Sale of the Week

How far did Paul Newman's stardom lift this Volvo?

by David Zenlea
19 March 2023 2 min read
Photo by Bring a Trailer/Robkeller

Who is cooler, Paul Newman or Rod Stewart?

It’s an out-of-left-field question, to be sure, but one the collector car market was effectively asked to weigh in on last week, as cars formerly owned by each of them sold on Bring a Trailer. Stewart’s ride was a 1989 Lamborghini Countach 25th Anniversary. Newman’s was a modified 1988 Volvo 740 Turbo Wagon with a turbocharged 3.8-liter V-6.

Of course, the answer is entirely subjective. This being Insider, though, we do have a rubric from Hagerty Price Guide publisher Dave Kinney for guessing how much a celebrity will add to a car’s value. You can go read it, we’ll wait here.

Lamborghini Countach
Courtesy Bring a Trailer/Steves_exotics

Back? OK. Let’s run through it: First, let’s discuss how famous these famous people really are. I happen to be a fan both—I’ve seen Cool Hand Luke multiple times and think Stewart’s cover of “Street Fighting Man” is better than the original—but would have to give Newman the nod here. When you’re talking about “household name,” it’s hard to do better than one that literally lives in peoples’ refrigerators and food pantries. Both are “car guys.” Newman’s credentials hardly need to be stated: Four-time SCCA National Champion, co-owner of a successful racing team, star of multiple car-loving movies. Stewart, it must be noted, is no slouch—he’s owned many fabulous cars over the years, including more than one Lambo.

Where the Volvo really pulls away, however, is its condition. Were these normal sales, the Countach would be clearly superior, showing just 12K kilometers (roughly 7300 miles) and only minor signs of wear, in contrast with the Volvo’s 76K miles, clearly creased seats, and major drivetrain modification. Yet in this case, the mods and the wear attest to the attention the celebrity paid the car. The rich and famous can, after all, afford to buy lots of cars but, like everyone else, have only so much time. The Volvo clearly reflects the interest and personality of its owner; the Lambo does not.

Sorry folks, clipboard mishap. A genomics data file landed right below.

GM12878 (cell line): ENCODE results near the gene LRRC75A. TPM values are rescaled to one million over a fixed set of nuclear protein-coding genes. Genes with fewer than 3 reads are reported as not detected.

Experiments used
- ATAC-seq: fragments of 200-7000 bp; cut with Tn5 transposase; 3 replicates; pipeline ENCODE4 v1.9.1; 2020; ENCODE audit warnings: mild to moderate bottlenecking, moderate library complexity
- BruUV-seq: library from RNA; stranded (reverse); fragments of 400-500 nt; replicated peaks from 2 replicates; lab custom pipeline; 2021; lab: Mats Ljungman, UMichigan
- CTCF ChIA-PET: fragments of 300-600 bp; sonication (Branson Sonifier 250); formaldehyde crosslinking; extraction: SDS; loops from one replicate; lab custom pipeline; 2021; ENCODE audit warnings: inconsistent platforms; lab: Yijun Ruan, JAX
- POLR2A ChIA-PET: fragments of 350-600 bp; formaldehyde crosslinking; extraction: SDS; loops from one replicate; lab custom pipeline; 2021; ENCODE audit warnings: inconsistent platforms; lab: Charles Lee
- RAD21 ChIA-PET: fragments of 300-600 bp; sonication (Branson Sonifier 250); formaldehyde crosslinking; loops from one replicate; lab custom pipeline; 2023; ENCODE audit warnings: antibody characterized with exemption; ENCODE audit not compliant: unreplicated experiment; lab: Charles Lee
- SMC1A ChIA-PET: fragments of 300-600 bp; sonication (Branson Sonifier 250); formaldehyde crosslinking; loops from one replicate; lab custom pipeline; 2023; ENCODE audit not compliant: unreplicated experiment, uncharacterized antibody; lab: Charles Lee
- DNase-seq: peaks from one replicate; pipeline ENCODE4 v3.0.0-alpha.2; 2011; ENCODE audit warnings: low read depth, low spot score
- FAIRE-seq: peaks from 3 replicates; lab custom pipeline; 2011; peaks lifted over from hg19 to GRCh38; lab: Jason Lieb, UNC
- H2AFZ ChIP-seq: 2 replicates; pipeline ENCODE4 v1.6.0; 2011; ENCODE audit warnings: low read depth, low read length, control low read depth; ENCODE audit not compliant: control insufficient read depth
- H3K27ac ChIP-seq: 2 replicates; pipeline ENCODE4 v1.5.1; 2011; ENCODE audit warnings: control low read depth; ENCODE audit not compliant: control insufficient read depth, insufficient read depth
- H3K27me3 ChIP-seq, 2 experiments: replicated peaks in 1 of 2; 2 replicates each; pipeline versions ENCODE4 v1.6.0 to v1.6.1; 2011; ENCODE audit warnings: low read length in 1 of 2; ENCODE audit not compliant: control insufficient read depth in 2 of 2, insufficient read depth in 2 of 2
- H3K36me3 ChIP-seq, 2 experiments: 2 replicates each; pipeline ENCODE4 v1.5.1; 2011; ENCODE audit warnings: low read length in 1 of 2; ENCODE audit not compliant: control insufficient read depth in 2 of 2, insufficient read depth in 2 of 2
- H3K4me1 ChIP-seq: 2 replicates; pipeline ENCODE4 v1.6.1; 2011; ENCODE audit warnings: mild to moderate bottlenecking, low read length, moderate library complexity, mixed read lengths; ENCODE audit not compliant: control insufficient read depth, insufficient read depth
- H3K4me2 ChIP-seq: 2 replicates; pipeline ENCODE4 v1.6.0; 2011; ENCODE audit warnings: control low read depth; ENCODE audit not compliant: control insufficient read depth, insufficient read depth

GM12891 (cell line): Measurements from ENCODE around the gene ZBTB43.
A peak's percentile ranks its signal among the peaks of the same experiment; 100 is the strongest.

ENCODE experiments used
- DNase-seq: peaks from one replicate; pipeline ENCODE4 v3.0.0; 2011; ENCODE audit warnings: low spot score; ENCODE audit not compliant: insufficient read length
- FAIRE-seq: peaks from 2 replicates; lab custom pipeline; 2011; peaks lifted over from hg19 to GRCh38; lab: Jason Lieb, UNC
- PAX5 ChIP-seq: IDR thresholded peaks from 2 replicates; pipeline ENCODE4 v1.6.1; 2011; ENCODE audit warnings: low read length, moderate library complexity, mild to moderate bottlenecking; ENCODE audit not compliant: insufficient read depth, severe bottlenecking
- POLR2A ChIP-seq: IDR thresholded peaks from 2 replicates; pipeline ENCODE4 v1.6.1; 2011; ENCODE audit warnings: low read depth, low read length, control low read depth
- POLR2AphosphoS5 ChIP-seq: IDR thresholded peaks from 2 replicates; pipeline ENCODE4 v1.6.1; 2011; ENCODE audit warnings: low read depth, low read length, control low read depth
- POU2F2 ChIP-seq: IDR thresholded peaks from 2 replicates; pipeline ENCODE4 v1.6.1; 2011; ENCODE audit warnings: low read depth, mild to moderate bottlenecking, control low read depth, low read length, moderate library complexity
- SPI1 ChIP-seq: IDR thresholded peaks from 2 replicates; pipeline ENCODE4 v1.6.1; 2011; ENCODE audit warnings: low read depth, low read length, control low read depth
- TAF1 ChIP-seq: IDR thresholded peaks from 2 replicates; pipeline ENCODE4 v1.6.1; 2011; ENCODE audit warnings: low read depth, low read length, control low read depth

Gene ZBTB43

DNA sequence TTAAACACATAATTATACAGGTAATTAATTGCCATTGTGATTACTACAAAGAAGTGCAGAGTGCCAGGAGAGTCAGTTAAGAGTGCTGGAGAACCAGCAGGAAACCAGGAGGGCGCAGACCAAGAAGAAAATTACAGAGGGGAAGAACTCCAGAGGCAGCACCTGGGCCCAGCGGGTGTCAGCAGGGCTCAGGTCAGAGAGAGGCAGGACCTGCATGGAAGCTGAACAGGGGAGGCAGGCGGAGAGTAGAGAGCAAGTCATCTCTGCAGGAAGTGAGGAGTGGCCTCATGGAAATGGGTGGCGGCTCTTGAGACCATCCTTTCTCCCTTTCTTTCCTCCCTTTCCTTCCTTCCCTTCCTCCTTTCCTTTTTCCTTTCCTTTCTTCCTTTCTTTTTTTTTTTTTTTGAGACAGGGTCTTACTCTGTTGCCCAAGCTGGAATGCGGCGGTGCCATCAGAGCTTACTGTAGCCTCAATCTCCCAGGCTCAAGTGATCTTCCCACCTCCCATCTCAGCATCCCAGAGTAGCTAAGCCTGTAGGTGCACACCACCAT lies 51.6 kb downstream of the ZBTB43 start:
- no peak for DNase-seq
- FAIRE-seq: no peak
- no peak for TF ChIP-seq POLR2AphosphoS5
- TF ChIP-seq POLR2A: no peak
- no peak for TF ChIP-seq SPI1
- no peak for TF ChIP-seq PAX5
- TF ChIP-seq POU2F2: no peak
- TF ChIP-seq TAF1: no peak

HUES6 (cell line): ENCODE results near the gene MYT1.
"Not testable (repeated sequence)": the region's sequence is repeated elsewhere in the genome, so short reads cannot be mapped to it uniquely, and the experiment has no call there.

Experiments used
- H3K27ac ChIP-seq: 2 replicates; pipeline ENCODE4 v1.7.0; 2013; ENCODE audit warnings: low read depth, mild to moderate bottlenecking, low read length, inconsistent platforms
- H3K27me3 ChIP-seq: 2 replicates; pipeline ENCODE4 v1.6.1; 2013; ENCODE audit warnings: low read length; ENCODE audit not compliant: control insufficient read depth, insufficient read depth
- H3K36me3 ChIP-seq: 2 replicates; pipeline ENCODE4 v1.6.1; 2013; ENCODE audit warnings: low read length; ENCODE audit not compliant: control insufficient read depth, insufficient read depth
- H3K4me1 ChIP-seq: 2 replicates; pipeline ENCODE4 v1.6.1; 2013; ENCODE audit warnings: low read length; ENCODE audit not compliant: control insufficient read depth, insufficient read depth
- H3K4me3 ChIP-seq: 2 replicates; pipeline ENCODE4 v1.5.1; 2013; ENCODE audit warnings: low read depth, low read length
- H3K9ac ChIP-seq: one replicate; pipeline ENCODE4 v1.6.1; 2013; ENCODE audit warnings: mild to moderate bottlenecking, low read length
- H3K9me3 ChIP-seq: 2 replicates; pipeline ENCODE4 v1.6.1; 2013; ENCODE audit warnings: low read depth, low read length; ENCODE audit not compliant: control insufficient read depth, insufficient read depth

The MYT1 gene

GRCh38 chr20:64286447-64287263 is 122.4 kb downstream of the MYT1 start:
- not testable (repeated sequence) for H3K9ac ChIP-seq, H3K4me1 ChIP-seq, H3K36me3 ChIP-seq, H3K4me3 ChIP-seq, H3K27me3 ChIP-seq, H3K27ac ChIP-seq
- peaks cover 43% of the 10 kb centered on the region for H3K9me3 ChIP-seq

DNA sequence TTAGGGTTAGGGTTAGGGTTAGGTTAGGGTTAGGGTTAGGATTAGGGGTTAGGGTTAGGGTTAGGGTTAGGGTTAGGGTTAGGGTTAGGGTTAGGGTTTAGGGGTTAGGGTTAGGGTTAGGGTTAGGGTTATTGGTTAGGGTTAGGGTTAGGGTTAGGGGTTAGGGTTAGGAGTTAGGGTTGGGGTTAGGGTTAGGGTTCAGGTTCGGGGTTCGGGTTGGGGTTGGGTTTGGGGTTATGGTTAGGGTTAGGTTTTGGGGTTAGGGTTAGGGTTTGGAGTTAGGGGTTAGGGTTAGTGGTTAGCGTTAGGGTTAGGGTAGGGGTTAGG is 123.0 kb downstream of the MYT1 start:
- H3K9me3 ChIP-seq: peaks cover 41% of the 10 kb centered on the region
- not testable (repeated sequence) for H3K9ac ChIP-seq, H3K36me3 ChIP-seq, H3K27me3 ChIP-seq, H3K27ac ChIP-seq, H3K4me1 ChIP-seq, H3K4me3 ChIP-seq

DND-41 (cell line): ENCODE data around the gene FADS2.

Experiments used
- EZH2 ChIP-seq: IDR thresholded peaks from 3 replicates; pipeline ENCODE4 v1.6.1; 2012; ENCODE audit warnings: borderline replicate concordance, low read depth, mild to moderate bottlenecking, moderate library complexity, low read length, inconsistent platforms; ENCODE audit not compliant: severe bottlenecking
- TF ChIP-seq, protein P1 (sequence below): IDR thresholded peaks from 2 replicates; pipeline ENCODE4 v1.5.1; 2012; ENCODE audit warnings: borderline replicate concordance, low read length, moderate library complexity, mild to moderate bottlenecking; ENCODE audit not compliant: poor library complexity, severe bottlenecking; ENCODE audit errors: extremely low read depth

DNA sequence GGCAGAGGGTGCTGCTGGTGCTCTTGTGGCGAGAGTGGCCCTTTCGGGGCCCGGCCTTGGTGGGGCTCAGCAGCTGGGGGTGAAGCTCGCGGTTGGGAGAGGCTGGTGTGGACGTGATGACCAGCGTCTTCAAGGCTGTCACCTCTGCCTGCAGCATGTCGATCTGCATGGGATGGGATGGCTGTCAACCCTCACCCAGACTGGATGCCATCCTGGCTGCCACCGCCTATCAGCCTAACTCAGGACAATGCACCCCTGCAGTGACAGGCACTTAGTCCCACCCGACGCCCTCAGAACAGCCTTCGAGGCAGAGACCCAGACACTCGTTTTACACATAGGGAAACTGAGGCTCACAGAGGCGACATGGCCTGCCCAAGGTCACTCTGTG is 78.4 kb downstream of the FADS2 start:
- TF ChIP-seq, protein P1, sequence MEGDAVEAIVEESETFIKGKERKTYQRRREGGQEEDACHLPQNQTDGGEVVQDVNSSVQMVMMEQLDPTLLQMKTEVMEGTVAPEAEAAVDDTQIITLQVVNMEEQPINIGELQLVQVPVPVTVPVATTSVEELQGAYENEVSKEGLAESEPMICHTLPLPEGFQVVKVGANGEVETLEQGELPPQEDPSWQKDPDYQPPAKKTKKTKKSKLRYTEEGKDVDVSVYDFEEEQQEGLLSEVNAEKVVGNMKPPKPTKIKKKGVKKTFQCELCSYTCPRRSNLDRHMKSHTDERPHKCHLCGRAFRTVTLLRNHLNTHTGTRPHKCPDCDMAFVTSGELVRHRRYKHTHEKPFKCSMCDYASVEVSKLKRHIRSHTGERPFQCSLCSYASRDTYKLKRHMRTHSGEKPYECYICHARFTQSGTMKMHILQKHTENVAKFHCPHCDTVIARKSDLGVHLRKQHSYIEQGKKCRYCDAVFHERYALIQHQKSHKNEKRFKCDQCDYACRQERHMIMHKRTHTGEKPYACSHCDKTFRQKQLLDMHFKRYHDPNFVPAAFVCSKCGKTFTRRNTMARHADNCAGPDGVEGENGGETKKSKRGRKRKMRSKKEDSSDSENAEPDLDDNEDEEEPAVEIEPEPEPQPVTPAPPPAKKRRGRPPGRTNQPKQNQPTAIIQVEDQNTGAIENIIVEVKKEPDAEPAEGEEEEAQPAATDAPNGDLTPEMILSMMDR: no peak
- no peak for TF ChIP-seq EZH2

Bidders seemed to agree with us. Both cars brought strong prices—the Lamborghini more at $555K, and the Volvo $84,777. Yet Stewart’s car is right around what the Hagerty Price Guide expects for a Silver Anniversary Countach in excellent condition.

Volvo’s 700-series cars are not in our price guide, yet even a cursory look at previous BaT sales indicates these are not $80K cars—somewhere between $10K and $20K would be more typical. (The Buick motor is, admittedly, a curve ball. Yet conventional wisdom with period-modifications is that they generally do not add greatly to a car’s value.)

These results largely fall in line with what we observed with our 2022 Power List, which quantified the premium celebrities add. Stewart made a strong showing on the list, at number 10 for musicians. But Newman? Among movie stars, he was number one.


  • Gary Bechtold says:

    I’d take the Volvo wagon for the unique motor swap. But $80k plus is beyond my willingness to pay.

  • Scott says:

    I thought Newman’s Volvo had a 5.0 Ford in it.

    • Eddy Eckart says:

      Scott, he had a few swapped Volvo wagons. There are two 5.0-powered ones (I believe those were 960s) and this one. It’s possible there are others, but these are the ones I am aware of.

    • Sean says:

      There were a handful. This may have been the first he built. He later built up three 960s with supercharged Ford V8s. Newman took one, Letterman took one (he still owns it IIRC) and a third went to a third party. That last one came up for sale 7 or 8 years ago and sold for $95k.

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